Brexit, British People of Colour in the EU-27 and Everyday Racism in Britain and Europe

Michaela Benson & Chantelle Lewis. Ethnic and Racial Studies. Volume 42, Issue 13, 2019.


This paper focuses on how British People of Colour living in the EU-27 make sense of Brexit. As we reveal through original empirical research, their views on Brexit are shaped by personal experiences of everyday, structural, and institutional racism. Importantly, such experiences were a feature of their lives before and after Brexit, in Britain but also in their places of home and work in other European countries. This research provides empirical grounding that supports an understanding of Brexit as unexceptional, as business as usual not only as Britain but also in other European nations. Further, it contextualises the experiences of these British People of Colour in longer European histories of racism and racialization and the routine racial exclusion at the core of collective imaginings of who is British and who is European.

To these ends, we adopt a paired methodological strategy that seeks to address the call for research on Brexit to move beyond methodological nationalism and whiteness (see for example Bhambra 2017). Where initial analyses of Brexit limit consideration of its impact to those living within Britain’s borders, we extend the geographies of Brexit to the locations across Europe within which British citizens have migrated and settled. This shifts the geographical scale, to locate Brexit within the longstanding marginalization of the multi-ethnic polities of Britain and the normative whiteness of the European Union: its institutions, structures and politics.

The paper first outlines what Brexit means in terms of citizens’ rights—that is, the rights of those who had previously exercised Freedom of Movement as EU citizens, to live and work in Britain, or in the case of British migrants, in the EU-27. We then present a critical appraisal of the emergent academic research on Brexit and what it means to those whose lives fall within the scope of the Withdrawal Agreement. We locate this within a longer history of racialization experienced by some EU citizens living in Britain; highlight that expressions that present Britain as newly racist and xenophobic, as expressed by British citizens living in the EU exemplify the normative whiteness of Britishness; and relocate Brexit into a broader account of Europe as a racializing project. Moving onto the methodology of the paper, we discuss the ethics and politics of shifting focus to more muted responses to Brexit and in attending to the diversity of British populations living in the EU, in particular British People of Colour. Through detailed empirical material, we examine how how waking up to Brexit for these People of Colour is located in personal and family experiences of structural and institutional racism, before and after Brexit, in Britain and in other European locations. In this way, we draw attention to histories and geographies of racialization, racism and racial violence that precede and progress unabated, and within which their responses to Brexit are located.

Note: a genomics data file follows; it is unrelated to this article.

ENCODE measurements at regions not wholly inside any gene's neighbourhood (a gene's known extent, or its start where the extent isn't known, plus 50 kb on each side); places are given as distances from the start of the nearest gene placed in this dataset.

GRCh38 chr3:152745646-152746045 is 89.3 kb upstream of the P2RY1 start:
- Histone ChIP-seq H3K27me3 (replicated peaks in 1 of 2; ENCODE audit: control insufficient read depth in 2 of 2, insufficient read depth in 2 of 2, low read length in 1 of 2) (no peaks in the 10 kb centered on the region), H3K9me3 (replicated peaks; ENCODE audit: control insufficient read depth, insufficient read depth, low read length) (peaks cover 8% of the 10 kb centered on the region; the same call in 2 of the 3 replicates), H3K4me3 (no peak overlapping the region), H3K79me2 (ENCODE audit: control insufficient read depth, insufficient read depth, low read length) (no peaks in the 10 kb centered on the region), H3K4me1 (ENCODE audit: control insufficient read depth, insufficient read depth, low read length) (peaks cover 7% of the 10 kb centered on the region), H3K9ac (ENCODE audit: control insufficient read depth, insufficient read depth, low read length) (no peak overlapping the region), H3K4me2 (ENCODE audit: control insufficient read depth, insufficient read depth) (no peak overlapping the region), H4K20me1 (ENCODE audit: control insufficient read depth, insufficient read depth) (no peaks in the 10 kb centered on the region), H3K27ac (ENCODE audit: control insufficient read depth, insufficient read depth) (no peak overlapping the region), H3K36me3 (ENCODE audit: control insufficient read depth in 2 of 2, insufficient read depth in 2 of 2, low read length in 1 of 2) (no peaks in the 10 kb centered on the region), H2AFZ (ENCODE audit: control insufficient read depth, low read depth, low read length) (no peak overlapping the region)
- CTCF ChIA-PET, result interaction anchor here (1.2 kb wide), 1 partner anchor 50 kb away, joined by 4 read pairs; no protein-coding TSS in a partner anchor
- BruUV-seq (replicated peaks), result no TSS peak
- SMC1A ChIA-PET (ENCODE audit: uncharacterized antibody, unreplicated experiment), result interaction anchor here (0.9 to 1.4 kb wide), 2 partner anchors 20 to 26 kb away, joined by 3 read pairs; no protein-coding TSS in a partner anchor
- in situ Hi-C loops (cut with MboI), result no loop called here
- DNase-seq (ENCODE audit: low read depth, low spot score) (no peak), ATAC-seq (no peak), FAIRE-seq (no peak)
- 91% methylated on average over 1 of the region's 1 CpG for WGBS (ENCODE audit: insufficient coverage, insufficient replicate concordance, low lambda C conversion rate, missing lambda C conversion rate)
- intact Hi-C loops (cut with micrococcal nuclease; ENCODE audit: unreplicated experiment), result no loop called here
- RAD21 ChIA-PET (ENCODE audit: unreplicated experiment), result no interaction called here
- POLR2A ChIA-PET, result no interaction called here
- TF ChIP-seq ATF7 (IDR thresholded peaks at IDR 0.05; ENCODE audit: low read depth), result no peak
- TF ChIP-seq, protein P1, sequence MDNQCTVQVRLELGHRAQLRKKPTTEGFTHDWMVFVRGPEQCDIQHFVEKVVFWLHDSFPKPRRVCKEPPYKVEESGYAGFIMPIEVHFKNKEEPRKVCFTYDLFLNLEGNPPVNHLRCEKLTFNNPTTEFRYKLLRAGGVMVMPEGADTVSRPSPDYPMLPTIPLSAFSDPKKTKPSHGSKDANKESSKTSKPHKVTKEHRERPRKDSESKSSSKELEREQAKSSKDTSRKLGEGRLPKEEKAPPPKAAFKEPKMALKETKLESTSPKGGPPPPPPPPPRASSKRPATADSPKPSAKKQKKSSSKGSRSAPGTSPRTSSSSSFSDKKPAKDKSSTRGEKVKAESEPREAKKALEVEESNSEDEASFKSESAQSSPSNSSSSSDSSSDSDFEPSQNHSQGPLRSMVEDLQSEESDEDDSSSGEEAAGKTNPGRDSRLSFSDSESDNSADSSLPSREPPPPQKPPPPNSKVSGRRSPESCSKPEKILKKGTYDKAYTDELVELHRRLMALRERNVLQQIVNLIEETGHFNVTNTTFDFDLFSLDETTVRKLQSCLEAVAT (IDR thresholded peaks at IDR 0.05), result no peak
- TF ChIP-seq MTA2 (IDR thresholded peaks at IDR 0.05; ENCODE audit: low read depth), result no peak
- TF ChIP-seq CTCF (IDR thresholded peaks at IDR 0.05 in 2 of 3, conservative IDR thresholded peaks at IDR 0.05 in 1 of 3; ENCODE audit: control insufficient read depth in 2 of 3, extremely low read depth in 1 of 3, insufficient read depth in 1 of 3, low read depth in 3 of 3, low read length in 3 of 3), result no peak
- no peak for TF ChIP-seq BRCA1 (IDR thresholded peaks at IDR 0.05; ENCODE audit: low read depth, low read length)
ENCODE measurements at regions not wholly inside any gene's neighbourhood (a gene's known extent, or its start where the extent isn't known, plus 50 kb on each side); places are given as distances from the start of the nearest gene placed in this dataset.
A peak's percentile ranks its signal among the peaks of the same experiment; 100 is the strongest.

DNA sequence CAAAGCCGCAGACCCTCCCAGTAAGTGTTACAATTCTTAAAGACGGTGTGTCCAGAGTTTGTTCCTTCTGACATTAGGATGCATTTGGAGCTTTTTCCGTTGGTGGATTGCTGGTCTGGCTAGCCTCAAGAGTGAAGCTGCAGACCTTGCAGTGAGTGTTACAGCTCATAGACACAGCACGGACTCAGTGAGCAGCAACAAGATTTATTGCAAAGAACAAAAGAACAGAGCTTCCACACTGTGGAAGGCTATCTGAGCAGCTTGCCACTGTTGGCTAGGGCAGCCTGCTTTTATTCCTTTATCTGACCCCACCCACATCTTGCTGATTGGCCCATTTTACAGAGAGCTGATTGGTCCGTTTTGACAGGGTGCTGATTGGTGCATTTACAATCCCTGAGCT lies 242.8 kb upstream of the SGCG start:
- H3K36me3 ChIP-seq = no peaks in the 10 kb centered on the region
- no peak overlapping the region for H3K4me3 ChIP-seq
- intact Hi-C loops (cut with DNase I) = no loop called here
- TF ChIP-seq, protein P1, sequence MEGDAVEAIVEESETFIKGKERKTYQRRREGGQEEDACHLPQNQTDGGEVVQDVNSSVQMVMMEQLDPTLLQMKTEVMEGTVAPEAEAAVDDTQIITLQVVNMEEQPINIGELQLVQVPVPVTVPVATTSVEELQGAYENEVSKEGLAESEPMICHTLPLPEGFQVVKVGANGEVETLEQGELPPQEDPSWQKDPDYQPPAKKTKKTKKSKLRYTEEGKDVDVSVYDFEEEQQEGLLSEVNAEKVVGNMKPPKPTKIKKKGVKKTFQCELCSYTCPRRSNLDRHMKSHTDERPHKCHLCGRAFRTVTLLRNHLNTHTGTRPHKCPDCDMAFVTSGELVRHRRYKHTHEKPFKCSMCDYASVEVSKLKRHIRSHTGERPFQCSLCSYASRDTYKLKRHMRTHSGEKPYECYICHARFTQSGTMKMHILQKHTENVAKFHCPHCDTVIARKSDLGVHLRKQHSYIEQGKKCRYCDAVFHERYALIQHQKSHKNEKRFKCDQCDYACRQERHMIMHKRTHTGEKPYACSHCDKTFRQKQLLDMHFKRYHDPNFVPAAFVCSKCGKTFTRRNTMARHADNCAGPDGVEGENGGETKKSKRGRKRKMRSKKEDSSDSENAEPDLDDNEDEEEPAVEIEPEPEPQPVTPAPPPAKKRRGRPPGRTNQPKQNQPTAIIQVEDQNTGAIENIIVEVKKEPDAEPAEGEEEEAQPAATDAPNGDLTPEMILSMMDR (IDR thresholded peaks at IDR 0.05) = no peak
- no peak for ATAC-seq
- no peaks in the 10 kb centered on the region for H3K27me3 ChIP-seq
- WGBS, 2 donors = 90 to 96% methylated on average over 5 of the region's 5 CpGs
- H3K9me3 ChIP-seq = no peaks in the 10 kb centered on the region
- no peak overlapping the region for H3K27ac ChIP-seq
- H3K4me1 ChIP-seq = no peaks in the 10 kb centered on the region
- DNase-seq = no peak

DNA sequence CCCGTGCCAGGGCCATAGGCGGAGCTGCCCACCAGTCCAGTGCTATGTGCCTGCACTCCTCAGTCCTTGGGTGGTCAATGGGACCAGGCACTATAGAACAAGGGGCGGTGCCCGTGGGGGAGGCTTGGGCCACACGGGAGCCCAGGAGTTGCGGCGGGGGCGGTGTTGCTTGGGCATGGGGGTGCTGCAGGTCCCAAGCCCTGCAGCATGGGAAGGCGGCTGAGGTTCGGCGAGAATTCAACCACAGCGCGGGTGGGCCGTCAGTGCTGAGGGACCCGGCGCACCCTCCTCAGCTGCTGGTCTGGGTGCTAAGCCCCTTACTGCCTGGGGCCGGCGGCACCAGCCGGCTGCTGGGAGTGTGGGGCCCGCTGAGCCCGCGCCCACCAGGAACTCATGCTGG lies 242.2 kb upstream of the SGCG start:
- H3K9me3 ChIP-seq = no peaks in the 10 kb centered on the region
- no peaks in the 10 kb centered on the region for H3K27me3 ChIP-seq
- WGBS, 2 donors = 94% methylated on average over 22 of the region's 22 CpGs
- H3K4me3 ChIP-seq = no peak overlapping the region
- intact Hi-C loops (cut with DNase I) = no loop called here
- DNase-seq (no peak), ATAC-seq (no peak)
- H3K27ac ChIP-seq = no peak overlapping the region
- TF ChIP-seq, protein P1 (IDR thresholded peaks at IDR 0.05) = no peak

Brexit and Citizens’ Rights

The future rights of the estimated 3 million non-British European Union citizens living in the UK and 1.8–3.6 million British citizens living in the EU-27, fall directly within the scope of the Withdrawal Agreement; they are the subject of the citizens’ rights negotiations. Before the EU Referendum in the UK the intra-EU migration of Western Europeans was largely unremarked within their countries of residence (Favell and Nebe 2009). Even for those European citizens who had migrated and settled in other EU member states, such mobility was deemed unremarkable; until Brexit, they had rarely been questions about their rights to residence. As such, it is perhaps unsurprising that initial reactions to the outcome of the Brexit vote included shock and disappointment (Kilkey 2017; O’Reilly 2017; Puma and Dafydd Jones 2019; Miller 2019). As Miller (2019) stresses drawing on the case of the British pensioners living in Spain, from the outset Brexit was experienced as a challenge to “their place within the well-established structures, rules, and rights, as members of the EU surpranational organisation” (Miller 2019, 9).

The emergent body of research on what Brexit means for and to those who rights fall directly within the scope of the Withdrawal agreement has, to date, focussed almost exclusively on the case of EU nationals living in the UK. In what follows, we outline the key themes emerging from research in this area. However, it is also important to highlight that the British living in the EU-27—for whom Brexit means the loss of their EU citizenship and the reworking of the rights pertaining to residence, settlement and employment—are relatively absent in this field of research. This signals methodological nationalism, the scope of analysis limited to the geographies of the nation-state.

Initial academic publications about Brexit and British citizens living in the EU-27 foregrounds their reactions and experiences of Brexit (Higgins 2018; Miller 2019) and how this has instigated political mobilization among these populations (Macclancy 2019). Through the BrExpats research project, on which this paper draws, we have been tracing Brexit’s diverse outcomes for these Britons as the negotiations have been unfolding, with particular attention to how it interplays with axes of social division including age, race, class, gender and disability. While we focus in particular on race and ethnicity here, future academic papers will explore in more detail Brexit’s uneven impacts for this heterogeneous population.